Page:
This concept is already used in Exif (Exchangeable image file) where digital camera-related information (including geolocation) is stored. Our goal is to expand this concept so that it can be applied to smart devices and third-party APIs like vision APIs. The targeted embedded sensors include motion, environmental, positional, ambient light, proximity, accelerometer, gyroscope, barometer, and micro-phone data.
It is important to consider cross-device and multi-device environments , as shown in Fig. 5 since many people carry more than one connected device with different levels of sensor accuracy, resolution, and sensing interval . Our proposed digital toolkit supports Android-based smart devices (i.e., Google Glass Enterprise Edition 2, Samsung Galaxy Smartphone, and Samsung Galaxy Watch 4).
Wearable smart glasses such as Google Glass feature always-on, always-accessible, and always-connected characteristics. Various sensors and cameras in these wearable computers enable many engaging scenarios [17-20] including medication information provision  to provide essential information. For example, Apiratwarakul et al. explored using smart glasses as a tool for assessing people in masscasualty incidents . We propose integrating third-party API, such as text recognition API, to automatically translate the acquired photo in order to support and develop a prospective killer application for wearable smart glasses in participatory research.
Once these user-generated photographs with additional contextual information are collected, we must provide efficient and effective data-sharing and exporting methods. For example, we store integrity-checked photographs (i.e., MD5 checksum) in interoperable file formats such as JSON and XML. JSON and XML allow user-defined custom tags and values to be easily expanded to include user-annotated comments, ratings, and voice memos. These file formats can also be easily exported and refined by setting different conditions, such as filtering by dates and sensor value thresholds. These data are kept in a cloud database, a local SQLite database, or an internal program directory on an Android platform.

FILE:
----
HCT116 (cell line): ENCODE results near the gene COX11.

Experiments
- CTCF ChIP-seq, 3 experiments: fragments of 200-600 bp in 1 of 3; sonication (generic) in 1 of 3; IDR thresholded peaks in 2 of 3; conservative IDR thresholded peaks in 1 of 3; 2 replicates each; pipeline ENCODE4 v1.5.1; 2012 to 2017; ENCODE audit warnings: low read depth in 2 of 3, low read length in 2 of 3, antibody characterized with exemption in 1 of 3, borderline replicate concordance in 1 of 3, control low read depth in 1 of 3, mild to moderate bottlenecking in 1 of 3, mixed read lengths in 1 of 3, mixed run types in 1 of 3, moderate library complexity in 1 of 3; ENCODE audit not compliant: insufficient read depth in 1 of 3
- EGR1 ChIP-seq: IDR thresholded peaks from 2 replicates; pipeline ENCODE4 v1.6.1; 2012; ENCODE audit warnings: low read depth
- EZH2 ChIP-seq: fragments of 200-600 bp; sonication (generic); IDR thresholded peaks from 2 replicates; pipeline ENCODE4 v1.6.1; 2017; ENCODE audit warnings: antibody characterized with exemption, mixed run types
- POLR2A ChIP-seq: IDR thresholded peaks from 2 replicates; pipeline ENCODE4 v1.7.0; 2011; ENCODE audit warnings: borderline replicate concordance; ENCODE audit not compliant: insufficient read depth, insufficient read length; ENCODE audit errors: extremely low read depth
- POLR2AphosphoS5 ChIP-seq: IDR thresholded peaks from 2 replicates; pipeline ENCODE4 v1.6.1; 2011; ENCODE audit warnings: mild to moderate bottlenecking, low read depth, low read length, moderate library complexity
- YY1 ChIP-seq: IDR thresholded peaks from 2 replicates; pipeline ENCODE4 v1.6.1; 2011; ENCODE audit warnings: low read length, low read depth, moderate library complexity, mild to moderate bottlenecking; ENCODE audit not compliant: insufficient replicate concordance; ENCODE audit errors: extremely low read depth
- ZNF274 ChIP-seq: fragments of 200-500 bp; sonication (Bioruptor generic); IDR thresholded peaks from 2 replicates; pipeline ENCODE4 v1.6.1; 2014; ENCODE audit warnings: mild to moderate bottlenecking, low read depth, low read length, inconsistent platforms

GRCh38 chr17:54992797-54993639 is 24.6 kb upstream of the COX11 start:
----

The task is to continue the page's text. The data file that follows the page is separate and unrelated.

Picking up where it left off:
IV. PROTOTYPE DESIGN AND IMPLEMENTATION
We implemented a prototype to demonstrate our digital toolkit. The prototype can take pictures, add tags to the pictures, and export them as JSON files. Fig. 6 shows a user taking a photo of a ceiling fan and adding user-specified tags using an Android smartphone application. We developed our application using Java with the Android Studio (https://developer.android.com/studio) Bumblebee 2021.1. 1 version. We have tested on android virtual device (AVD) as well as on two Android smartphones (Samsung Galaxy Note 9 running Android 10 OS and Samsung Galaxy Note 10 running Android 11 OS).
Fig. 7 and Fig. 8 shows a Google Glass application for automatically interpreting texts on a user’s view by taking a photo and running through a text recognition API. This photo is then analyzed by text recognition API (Application Programming Interface) and outputs a series of recognized texts. To implement and simulate this application, we designed a database to contain pre-registered textual information that can be matched and retrieved by text recognition results. Then automatically recognized information is concisely delivered using text-to-speech (TTS) or a comprehensible form of intuitive instruction layout.
Our wearable prototype was designed and implemented on Glass Enterprise Edition 2 (GEE2) by Google (https://www.google.com/glass/techspecs/). The GEE2 runs on the Android Oreo operating system (system image version of OPM1.210425.001) and has Wi-Fi, Bluetooth, inertial sensors, a multi-touch gesture touchpad, a 640 by 360 display, and an 8-megapixel camera. We used a tap gesture on the touchpad to take a picture with the CameraX API (https://developer.android.com/training/camerax). For the text recognition API, we used the ML Kit Text Recognition V2 API (https://developers.google.com/ml-kit/vision/text-rec-ognition/v2). When a region of interest (ROI) is identified in the taken picture, the image is analyzed by the ML Kit Text Recognition V2 API. The ML Kit supports text recognition in images or videos in various languages, including English, Korean, Chinese, and Japanese. The recognized text is out-put as a block of text. The recognized text is used to retrieve relevant data from a pre-registered database. For the data-base, we used Firebase real-time database (https://fire-base.google.com/docs/database). Using this database allows a cloud-hosted database to store JSON-based data.
In this paper, we proposed a design of a multi-sensor, third-party API, and cross-device integrated toolkit. The proposed integrated toolkit enhances applications for HCI researchers, self-tracking, and photo-based participatory research. We envision the proposed toolkit to support easy and efficient personal data acquisition and sharing for qualitative research methods such as ethnographic research, focus groups, record keeping, case study research, and interviews. We have yet to test our envisioned application with actual users and in actual scenarios. Research is still needed to examine the usability, satisfaction, and presentation layout  of the deployed input and output modalities on various smart devices. We plan to investigate systematic methods for compiling and analyzing personal multimodal data including physiological signals  collected from cross-device interaction.